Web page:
It’s easier for a child to learn to hold a pencil if they first know how to build a tower with Legos.
“There are so many skills that you don’t realize a child needs to develop,” said Patti Reed, curriculum director at First Presbyterian Church Child Development Center in Gainesville. “... Most children in the two-parent working society that we have now — most children need this pre-K time to grow and learn.”
A study commissioned by the state and released last week backs up that claim.
Students who attended pre-kindergarten did better in kindergarten in almost all areas, according to a summary of the report, completed by Frank Porter Graham Child Development Institute at the University of North Carolina-Chapel Hill.
The advances pre-K students made were quicker than “would be expected for normal developmental growth,” according to the summary.
Language, math and social skills all increased.
Local child care experts emphasized social skills like sharing and listening, which prepares children to focus more on academics in kindergarten.
Reed said she taught kindergarten about 30 years ago, and what is now being taught in pre-K was taught in kindergarten then.
“So we can do it in pre-K and get it out of the way,” Reed said, “so that when they get into kindergarten they’re ready to start the reading, and the writing — the regular academic skills.”
Kindergarten teacher Pam Cain said she can often, but not always, tell the difference between children who have attended pre-K and those who haven’t. Cain teaches at Riverbend Elementary School and said staff there always ask incoming students whether or not they have gone to pre-K.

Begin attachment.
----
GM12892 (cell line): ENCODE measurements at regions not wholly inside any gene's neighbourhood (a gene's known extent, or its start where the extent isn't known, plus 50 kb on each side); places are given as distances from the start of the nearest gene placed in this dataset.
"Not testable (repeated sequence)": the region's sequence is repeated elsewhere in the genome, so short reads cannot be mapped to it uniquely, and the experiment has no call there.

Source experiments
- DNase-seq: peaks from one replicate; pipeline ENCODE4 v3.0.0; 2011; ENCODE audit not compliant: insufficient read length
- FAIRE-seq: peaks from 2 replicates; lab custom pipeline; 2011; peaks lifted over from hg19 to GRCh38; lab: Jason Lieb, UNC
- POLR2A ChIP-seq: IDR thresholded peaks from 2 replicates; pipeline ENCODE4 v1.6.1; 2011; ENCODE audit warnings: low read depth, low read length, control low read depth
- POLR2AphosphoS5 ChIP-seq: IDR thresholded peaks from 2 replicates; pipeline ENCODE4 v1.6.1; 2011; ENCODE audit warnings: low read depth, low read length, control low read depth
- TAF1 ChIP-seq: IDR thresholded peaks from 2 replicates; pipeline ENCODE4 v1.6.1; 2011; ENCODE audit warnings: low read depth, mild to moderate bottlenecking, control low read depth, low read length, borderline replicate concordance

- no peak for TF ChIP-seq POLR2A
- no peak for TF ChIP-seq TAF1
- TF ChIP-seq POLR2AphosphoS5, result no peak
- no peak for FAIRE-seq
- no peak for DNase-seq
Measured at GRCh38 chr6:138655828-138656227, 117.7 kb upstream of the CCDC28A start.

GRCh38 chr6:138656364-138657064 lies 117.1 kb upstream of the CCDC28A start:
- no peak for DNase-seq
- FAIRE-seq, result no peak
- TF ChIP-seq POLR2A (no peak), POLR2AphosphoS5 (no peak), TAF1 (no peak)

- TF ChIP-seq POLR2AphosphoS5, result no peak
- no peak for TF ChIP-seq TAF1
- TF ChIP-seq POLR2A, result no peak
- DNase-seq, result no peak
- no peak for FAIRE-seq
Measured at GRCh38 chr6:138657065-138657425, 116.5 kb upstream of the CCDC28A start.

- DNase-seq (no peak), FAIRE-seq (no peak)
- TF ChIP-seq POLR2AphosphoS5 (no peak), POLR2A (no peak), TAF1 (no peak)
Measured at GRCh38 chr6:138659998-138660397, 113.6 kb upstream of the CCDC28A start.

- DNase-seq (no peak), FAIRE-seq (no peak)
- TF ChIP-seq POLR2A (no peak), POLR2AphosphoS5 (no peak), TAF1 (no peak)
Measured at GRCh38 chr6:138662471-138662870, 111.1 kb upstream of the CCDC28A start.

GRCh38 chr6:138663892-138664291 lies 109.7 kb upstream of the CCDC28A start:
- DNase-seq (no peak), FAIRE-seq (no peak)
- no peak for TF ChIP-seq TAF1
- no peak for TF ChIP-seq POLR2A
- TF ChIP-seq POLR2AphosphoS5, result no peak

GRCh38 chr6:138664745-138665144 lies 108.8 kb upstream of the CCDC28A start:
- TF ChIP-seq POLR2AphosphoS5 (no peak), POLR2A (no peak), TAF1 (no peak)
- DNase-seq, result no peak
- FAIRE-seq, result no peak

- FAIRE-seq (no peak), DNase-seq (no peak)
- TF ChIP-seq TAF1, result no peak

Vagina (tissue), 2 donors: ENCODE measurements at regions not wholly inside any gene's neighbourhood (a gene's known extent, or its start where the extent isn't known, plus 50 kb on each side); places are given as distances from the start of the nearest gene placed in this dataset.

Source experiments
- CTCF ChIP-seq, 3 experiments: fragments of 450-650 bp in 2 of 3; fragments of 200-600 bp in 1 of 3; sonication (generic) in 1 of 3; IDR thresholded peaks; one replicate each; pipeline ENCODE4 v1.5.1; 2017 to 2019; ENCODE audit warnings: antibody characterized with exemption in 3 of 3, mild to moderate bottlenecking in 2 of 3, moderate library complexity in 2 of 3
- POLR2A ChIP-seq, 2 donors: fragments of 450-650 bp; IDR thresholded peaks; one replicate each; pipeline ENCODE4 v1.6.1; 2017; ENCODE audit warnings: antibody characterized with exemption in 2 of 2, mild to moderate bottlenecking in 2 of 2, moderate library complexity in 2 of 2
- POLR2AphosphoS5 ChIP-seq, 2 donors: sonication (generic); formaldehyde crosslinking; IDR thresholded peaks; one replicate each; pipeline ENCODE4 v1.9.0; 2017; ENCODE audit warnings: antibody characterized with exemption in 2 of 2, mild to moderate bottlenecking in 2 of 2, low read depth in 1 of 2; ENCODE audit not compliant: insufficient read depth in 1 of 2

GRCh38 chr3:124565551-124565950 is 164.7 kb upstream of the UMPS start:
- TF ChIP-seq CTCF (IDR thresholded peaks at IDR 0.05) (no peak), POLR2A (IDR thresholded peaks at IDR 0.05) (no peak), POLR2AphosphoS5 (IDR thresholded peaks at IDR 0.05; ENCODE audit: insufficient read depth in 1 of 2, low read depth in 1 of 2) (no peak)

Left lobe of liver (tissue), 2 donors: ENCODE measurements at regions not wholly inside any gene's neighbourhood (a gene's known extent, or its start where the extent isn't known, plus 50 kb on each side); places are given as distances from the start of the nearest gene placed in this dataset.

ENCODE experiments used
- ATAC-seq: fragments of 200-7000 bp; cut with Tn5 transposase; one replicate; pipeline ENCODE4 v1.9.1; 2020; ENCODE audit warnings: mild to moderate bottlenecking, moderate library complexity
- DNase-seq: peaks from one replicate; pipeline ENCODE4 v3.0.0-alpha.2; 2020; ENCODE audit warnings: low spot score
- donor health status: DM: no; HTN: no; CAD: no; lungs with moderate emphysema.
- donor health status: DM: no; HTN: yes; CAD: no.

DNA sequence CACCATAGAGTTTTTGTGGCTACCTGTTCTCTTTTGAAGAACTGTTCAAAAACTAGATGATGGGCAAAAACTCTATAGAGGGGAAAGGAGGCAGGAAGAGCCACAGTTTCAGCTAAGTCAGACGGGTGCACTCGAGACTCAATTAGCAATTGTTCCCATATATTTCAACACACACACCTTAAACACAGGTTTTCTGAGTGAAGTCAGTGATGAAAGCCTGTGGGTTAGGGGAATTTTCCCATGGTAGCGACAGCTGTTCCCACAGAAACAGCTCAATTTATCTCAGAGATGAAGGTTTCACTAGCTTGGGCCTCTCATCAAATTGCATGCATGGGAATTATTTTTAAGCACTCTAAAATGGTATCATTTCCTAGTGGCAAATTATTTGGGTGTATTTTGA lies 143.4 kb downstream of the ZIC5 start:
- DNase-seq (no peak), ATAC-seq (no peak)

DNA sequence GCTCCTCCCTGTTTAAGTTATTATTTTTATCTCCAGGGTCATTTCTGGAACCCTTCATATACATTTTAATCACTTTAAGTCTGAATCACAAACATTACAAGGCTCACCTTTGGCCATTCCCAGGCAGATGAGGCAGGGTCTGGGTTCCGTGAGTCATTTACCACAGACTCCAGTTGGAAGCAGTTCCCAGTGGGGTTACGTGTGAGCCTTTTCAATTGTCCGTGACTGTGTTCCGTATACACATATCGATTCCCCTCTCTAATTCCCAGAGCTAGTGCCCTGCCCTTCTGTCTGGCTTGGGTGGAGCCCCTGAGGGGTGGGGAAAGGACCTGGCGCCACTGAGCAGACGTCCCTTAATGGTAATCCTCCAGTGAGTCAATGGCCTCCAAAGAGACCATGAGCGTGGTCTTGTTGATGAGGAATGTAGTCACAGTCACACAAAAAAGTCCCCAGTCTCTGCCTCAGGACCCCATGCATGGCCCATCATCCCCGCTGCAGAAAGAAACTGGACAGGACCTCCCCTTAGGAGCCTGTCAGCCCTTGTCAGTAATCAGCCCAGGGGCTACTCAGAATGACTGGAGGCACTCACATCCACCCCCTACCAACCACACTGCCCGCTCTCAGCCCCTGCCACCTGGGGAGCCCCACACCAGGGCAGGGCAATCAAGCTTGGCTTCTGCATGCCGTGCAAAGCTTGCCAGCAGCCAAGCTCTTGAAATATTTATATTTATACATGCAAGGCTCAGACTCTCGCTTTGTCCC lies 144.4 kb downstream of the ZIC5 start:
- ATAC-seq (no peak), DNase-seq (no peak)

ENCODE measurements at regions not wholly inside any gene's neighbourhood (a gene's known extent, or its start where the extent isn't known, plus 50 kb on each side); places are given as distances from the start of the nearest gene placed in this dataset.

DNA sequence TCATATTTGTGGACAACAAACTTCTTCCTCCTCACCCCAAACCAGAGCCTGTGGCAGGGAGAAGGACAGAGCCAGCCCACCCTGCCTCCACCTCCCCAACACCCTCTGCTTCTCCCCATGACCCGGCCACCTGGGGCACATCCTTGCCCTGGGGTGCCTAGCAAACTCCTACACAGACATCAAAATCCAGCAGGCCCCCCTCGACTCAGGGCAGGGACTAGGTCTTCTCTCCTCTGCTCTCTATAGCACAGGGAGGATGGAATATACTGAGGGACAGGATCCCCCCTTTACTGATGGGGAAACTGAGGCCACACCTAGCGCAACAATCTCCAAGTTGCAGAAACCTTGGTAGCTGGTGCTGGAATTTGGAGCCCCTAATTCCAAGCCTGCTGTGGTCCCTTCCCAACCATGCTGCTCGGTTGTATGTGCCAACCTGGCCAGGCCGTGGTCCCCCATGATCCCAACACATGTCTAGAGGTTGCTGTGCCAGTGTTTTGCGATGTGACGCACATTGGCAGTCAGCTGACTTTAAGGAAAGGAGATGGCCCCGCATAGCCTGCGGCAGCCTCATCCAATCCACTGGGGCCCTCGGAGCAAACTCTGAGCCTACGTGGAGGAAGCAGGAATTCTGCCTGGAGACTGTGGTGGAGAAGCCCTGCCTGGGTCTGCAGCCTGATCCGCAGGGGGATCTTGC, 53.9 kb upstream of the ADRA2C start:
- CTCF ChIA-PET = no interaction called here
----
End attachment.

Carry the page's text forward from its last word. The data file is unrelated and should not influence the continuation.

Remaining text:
Children with too much passive time with technology or who aren’t expected to do things on their own may struggle in kindergarten, local child care experts said.
Children need someone to read to them and talk to them, and they need to play with manipulative toys like blocks, Cain said.
Reed emphasized “teachable moments” at the pre-K level.
“All throughout the day the teachers are looking for teachable moments where they can put in ‘Well, what color is this? What shape is this?,” she said.
Even at the kindergarten level, Cain said she tries to incorporate play to help students grasp academics. She noted that expectations are higher than they used to be.
“I think it’s a challenge for some of them,” she said of her students grasping the curriculum. “Most of them are up for the challenge.”
Cheryl Hoge, interim center director of Head Start, said pre-K also can help teachers and parents identify children who need extra services.
Georgia has emphasized pre-K and is one of just three states that offers it free to all 4-year-olds, with about 60 percent of eligible students participating and programs available in every county.
“The foundational skills Georgia’s youngest students acquire in pre-K and kindergarten put them on track to read at grade level by the third grade, a significant predictor of future academic success,” Gov. Nathan Deal said in a press release about the study, which is part of a multi-year evaluation commissioned in 2011 at the request of the Georgia General Assembly.
Reed praised the state’s support of pre-K.
“Georgia was one of the first states to promote pre-K,” Reed said. “... Their whole heart is into it.”